One more reason for Yugoslavian inflation was deficit of state budget. It implied unbalance of state expenses and income. Such deficit is often covered by additional money printing, which causes the increase of money supply and eventually results in inflation (Watkins). Hyperinflation is characterized by disastrous increase of money quantity and product prices. The role of money itself becomes insignificant, and people, as well as enterprises turn to some more effective forms of payment, such as checks or barter trade.

As for microeconomic consequences of hyperinflation, it is important to notify that at that period Yugoslavian economy consisted of two sectors: “green market” and official economy. The green market included provisions and alcohol trade. During the years of 1992-1993 prices here were determined by German mark and Yugoslavian dinar according to unofficial rate of exchange. Official economy included larger stores and firms of financial and non-financial sector (state, cooperative and private), which used check payments.

Political crisis of the 90s led to lack of control over money supply in economy, while falling-off of production reduced the amount of product offering. It became a threatening factor for economic instability and resulted in shortage of goods. Deficit of products became a serious consequence of Yugoslavian hyperinflation. At first, it was caused by price freezing in 1993, which turned out to be unsuccessful. However, even in later years it was almost impossible to overcome deficit. Prices of vitally-important goods were doubled and tripled. Thus, a hand knit sweater, which in normal conditions would cost no more than 80$, was sold for 200$ during the period of hyperinflation (Gruber, 1991). The matter is that retailing business did not go well, and tradesmen failed to buy new goods in time at the expense of their earnings. The prices were determined for a short period of time. However, large stores could not change prices more often than once a day. That’s why they began to decrease the variety of goods. Perishable goods were not sold at all. Other kinds of products were kept in warehouses. Shortage of goods was accompanied by the reduction of working hours from 12 to 7. It gave an opportunity to revalue the prices. In the official sector of economy, the situation was aggravated by the necessity to accept checks, as this process took several days. All the above stated circumstances suggest that high level of inflation leads not only to irrational use of resources, but also destruction of market functioning. Only at the end of 1994, the shortage of goods in Yugoslavia began to disappear, due to the stabilization program, launched by the government.

Despite all aspects of the inflation catastrophe, economic situation in Yugoslavia began to gradually improve. The turning point was “The Financial Reconstruction and Economic Improvement Program”, adopted on August 24, 1994. This date marked the transition to economic stabilization. The program consisted of several stages. The first one implied the monetary system reconstruction and a number of new measures against inflation. It aimed at reduction of inflation level, economic stabilization and improvement of market functioning. In the sphere of monetary policy, the program provided for a liberal formation of exchange rate. The program disapproved such measures as price and salary freezing. But it also gave an opportunity to reduce the budget deficit in a relatively short period of time. The increase of budget income created a basis for budget balance.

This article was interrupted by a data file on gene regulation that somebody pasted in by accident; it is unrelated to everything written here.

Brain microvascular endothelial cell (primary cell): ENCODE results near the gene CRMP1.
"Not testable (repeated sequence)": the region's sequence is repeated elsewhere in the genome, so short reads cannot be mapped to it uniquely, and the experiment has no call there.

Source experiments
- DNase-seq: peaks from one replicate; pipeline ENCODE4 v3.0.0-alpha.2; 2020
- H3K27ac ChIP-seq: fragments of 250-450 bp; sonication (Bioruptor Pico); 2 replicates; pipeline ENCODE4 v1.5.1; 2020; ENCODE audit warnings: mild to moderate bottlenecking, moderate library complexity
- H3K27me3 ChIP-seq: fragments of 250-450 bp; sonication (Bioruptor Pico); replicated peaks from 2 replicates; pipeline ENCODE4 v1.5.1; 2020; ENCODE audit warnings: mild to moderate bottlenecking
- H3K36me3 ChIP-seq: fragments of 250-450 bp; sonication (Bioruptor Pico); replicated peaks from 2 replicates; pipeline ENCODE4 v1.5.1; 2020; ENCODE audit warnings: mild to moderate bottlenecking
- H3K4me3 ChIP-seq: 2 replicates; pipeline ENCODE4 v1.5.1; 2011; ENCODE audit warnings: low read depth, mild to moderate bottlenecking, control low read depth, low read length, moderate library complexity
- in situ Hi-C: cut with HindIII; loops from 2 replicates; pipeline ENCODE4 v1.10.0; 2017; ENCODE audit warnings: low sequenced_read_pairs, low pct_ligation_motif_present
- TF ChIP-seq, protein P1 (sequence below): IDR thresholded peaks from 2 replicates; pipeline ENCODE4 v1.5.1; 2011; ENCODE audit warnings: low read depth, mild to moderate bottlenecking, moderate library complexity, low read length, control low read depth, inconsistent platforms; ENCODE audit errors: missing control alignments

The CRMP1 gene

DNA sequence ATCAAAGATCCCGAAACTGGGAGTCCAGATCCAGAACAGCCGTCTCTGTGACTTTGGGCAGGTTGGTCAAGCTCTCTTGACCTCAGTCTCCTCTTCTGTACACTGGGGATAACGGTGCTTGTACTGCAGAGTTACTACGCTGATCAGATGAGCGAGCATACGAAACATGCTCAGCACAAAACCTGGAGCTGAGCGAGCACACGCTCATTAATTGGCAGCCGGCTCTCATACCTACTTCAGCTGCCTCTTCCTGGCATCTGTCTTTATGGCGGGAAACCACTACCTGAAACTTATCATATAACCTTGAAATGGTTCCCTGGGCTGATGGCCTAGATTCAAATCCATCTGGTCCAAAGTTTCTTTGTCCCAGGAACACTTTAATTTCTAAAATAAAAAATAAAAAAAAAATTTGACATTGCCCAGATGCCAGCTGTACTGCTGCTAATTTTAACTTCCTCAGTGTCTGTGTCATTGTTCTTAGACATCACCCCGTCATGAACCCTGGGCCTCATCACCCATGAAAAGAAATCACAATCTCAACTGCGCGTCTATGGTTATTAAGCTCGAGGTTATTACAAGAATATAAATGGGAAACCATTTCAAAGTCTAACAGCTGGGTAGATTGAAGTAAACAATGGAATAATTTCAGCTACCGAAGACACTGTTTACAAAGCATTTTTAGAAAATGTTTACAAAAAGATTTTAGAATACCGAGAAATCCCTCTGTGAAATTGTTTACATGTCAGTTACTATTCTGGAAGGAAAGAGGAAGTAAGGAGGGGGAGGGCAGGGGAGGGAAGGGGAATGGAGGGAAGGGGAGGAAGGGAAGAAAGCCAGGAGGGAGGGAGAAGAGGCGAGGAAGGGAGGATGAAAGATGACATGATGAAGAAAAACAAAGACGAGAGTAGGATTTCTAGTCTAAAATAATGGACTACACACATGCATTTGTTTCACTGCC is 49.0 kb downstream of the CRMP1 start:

With the help of this program, Yugoslavian government managed to reconstruct economy and create favorable conditions for further economic growth. This program helped achieve impressive results. It not only stopped hyperinflation, but also ceased the process of price growth and eliminated financial shortage. However, it was not enough for the prosperity of the country. Despite visible improvements, Yugoslavia suffered enormous losses, because of the economic disintegration.

Summarizing our research on Yugoslavian inflation, we should say that its economy has never been stable enough to overcome domestic and foreign trends. The main reason for its hyperinflation was ignorance of the government. If Yugoslavian authorities paid more attention to the state economy, damages could have been less disastrous. Yugoslavian authorities, however, hesitated about the necessity of taking measures immediately. And their hesitation aggravated already serious circumstances and made things even worse. Besides, we consider that another significant reason for inflation was disintegration of Yugoslavia. The matter is that Yugoslavia could not cope with all the requirements of disintegration process, and it failed to create a stable economy at once. As for measures, taken by the government, they appeared to be highly efficient only on their first stage. Although the financial reconstruction program achieved positive results, it could not continue to realize further stages of the program without new finances. In our research we tried to investigate the causes and consequences of inflation, as well as anti-inflationary policy of the state.